Who Invented the Gatling Gun?

Who Invented the Gatling Gun?...

The Gatling gun is arguably one of the more famous and recognizable among all of the firearms ever made. Due to its distinct appearance and its unique capabilities, many are familiar with Gatling gun, even those who are not well-versed with firearms. Despite this familiarity even with the most gun-averse of laymen however, not many know who invented the Gatling gun along with the history of its design and development and its impact on modern warfare. As its name suggests, it is easy to remember who invented the Gatling gun. This because the man who invented the Gatling gun lent it its name. The man who invented the Gatling gun is Richard J. Gatling, an inventor responsible for numerous patents in the United States in the latter half of the 19th Century. Despite the Gatling gun’s fearsome reputation in the battlefield, the man who invented the Gatling gun reasoned his newly-designed gun will actually lessen the casualties in warfare. Since the Gatling gun will allow relatively few personnel to deliver tremendous fire power (for its time), less soldiers will then be needed to fight wars and therefore lesser battle casualties. Of course we all know that the idealistic notion of Gatling that fewer men will die in battle as a result of his invention’s tremendous fire power was baseless. But the man who invented the Gatling gun was in part right since for the first time in history, a few personnel with the help of his invention will be able inflict massive damage to the enemy. Battle before was mostly a man-to-man struggle between combatants but with the Gatling gun, a soldier can single-handedly inflict heavy casualties on the other side. More than a hundred years after its invention,...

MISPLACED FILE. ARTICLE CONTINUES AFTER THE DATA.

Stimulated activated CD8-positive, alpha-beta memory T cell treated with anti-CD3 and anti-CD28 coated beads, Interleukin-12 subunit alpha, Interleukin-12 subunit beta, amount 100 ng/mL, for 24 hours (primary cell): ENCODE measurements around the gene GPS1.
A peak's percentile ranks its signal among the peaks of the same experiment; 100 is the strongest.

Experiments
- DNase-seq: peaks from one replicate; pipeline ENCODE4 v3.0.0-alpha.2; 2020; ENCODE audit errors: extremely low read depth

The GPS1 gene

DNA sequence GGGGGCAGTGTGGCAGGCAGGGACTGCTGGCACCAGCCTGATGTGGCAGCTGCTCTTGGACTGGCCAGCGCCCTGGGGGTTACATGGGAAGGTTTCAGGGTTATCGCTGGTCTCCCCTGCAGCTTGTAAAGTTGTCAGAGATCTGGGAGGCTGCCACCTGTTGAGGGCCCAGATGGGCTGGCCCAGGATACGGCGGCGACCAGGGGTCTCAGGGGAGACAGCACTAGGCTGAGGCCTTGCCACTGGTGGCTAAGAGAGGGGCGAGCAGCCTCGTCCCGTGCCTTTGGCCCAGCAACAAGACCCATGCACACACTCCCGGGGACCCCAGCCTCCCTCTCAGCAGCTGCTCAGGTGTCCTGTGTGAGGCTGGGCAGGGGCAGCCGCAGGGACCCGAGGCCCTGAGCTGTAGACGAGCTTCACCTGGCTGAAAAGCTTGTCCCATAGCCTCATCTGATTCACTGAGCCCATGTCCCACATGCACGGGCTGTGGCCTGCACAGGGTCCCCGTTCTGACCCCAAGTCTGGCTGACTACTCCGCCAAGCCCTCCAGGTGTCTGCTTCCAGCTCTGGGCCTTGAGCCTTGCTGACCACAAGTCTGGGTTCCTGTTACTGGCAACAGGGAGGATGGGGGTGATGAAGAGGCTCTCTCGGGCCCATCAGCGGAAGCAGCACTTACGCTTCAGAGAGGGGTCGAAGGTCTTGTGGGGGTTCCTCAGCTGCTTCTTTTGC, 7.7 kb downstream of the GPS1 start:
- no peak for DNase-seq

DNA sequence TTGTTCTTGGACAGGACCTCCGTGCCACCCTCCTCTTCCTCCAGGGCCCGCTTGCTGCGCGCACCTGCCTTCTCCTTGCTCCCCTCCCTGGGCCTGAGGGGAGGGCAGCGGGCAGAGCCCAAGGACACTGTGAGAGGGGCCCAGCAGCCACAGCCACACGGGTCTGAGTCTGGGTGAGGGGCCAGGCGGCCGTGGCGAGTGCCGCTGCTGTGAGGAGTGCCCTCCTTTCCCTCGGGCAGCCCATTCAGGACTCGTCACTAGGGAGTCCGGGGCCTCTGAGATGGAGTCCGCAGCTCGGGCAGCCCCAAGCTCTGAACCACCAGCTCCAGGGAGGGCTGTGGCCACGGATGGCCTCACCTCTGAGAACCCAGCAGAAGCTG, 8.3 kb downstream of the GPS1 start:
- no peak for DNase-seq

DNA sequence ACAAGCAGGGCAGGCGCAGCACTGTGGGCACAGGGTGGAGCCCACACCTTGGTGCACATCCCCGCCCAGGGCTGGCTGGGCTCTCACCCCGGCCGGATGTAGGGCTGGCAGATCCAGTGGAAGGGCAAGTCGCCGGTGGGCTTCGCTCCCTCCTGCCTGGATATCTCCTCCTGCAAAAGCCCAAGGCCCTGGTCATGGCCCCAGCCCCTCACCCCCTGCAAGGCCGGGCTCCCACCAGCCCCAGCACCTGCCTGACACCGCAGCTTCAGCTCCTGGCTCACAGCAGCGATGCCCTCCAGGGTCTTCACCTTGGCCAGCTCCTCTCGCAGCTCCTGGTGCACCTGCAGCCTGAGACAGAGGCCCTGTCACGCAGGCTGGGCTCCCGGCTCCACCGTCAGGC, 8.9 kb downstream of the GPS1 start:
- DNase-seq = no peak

Page 1 of 1012345...10...Last »